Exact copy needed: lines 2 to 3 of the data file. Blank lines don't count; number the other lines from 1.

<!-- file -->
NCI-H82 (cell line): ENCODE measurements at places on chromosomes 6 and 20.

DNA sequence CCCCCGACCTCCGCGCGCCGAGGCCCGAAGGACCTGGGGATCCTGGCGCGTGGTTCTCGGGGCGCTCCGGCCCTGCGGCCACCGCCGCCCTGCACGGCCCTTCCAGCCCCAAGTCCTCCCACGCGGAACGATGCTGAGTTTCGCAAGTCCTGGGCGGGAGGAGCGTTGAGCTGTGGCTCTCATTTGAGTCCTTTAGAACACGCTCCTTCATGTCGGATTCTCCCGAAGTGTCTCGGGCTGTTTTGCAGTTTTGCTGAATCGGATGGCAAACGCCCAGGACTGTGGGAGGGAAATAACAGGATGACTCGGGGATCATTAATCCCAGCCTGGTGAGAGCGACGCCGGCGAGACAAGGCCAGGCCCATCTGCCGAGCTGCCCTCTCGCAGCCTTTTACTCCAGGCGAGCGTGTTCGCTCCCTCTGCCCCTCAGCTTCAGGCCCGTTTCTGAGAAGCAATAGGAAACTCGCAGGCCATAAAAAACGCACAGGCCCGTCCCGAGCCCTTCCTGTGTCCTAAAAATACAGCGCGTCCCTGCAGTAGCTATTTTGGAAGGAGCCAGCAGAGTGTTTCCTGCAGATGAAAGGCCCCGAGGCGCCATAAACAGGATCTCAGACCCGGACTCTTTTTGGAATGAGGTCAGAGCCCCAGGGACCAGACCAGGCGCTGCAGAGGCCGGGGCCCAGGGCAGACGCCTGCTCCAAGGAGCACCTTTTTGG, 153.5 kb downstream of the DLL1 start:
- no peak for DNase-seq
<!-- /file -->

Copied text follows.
DNA sequence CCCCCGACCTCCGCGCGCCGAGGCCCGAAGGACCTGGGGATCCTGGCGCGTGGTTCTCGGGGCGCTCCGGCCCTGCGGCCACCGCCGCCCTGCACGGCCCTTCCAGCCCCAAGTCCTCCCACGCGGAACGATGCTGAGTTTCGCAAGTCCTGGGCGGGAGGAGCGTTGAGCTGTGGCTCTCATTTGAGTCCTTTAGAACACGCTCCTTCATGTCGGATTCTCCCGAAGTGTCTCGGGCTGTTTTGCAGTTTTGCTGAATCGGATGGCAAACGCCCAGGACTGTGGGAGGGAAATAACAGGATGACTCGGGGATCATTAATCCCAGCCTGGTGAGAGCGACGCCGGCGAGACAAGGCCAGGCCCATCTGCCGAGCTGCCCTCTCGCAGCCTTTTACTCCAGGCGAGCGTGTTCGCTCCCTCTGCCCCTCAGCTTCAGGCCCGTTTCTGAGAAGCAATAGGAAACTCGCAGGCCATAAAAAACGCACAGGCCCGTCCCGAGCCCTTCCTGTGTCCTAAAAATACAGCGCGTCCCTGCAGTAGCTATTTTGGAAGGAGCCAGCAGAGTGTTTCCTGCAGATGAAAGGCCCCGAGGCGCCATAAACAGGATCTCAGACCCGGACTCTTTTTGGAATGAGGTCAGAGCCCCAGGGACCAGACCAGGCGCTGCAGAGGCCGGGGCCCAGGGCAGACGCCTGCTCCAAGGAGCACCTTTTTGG, 153.5 kb downstream of the DLL1 start:
- no peak for DNase-seq